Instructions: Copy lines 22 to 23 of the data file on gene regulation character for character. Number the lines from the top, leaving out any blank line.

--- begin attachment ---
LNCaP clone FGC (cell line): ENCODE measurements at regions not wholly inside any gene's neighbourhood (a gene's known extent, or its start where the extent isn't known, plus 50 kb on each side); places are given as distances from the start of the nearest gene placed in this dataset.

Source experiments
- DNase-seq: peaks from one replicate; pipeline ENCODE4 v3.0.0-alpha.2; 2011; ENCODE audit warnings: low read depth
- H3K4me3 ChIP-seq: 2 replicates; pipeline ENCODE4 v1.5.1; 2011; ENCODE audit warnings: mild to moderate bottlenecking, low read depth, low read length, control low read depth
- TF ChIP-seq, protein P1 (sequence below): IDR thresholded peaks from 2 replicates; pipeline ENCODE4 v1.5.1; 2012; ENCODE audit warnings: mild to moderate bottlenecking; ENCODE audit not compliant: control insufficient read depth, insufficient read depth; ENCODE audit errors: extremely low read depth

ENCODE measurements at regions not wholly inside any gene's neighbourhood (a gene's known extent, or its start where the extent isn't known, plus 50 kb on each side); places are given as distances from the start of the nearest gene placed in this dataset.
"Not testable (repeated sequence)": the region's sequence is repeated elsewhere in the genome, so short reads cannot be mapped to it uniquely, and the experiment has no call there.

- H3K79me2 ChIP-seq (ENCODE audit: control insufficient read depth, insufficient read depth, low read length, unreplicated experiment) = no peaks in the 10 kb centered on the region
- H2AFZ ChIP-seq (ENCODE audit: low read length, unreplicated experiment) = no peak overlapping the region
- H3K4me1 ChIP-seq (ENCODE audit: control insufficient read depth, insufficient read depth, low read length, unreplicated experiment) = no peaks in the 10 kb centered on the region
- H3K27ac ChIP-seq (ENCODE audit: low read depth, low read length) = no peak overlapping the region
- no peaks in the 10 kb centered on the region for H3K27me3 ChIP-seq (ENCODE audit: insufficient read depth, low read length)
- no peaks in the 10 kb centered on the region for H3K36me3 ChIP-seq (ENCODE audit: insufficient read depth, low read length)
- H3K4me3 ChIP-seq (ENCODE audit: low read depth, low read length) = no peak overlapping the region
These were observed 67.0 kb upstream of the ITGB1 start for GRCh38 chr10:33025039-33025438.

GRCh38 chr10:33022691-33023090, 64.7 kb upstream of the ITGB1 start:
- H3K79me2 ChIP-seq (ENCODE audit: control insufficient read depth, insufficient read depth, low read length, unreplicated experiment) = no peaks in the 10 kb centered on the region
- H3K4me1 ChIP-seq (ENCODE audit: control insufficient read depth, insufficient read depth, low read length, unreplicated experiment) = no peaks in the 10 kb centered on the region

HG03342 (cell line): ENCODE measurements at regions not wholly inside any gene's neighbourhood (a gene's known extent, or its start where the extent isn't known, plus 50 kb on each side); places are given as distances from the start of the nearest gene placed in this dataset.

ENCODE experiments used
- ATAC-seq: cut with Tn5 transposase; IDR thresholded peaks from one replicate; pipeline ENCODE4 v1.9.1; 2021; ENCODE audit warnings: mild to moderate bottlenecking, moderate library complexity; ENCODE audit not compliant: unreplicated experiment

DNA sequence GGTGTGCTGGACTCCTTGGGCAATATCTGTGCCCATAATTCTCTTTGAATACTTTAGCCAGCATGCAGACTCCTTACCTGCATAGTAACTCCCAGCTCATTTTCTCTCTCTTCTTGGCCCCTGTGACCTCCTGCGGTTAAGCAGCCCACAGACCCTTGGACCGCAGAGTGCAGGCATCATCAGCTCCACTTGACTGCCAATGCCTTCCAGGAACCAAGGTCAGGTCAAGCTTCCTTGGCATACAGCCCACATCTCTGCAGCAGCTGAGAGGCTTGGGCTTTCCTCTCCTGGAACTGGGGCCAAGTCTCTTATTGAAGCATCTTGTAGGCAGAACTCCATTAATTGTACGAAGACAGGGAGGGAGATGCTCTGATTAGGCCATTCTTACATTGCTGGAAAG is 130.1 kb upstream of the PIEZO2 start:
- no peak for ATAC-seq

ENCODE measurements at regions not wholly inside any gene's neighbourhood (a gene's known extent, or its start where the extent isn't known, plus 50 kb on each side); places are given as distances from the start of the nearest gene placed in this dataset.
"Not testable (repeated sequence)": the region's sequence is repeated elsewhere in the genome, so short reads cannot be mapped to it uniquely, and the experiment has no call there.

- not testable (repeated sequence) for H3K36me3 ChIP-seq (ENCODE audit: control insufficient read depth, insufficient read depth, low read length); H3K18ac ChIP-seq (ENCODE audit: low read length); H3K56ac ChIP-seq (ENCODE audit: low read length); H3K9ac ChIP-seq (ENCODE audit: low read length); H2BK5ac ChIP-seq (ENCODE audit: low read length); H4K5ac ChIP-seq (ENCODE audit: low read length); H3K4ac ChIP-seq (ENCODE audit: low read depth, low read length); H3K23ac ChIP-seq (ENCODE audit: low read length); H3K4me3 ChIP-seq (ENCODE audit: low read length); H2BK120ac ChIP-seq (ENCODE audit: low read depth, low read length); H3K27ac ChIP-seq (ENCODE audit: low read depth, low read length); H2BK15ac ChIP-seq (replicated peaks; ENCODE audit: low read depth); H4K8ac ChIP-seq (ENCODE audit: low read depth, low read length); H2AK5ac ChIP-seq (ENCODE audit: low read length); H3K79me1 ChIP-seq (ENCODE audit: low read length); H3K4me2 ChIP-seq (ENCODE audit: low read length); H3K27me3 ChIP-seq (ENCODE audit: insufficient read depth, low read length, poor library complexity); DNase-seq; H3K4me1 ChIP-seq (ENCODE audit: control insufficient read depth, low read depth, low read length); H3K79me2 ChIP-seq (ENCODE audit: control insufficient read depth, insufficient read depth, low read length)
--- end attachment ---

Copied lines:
DNA sequence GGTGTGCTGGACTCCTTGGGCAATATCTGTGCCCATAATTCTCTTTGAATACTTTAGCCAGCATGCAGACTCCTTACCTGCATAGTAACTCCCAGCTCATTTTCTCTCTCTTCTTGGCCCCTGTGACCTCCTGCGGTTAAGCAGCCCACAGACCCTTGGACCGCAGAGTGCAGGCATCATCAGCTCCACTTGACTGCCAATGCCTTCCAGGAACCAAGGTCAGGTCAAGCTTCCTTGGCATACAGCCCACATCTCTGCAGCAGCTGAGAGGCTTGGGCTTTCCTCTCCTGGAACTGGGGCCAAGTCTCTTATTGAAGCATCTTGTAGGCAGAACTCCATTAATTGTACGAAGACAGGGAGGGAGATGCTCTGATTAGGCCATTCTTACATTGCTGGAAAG is 130.1 kb upstream of the PIEZO2 start:
- no peak for ATAC-seq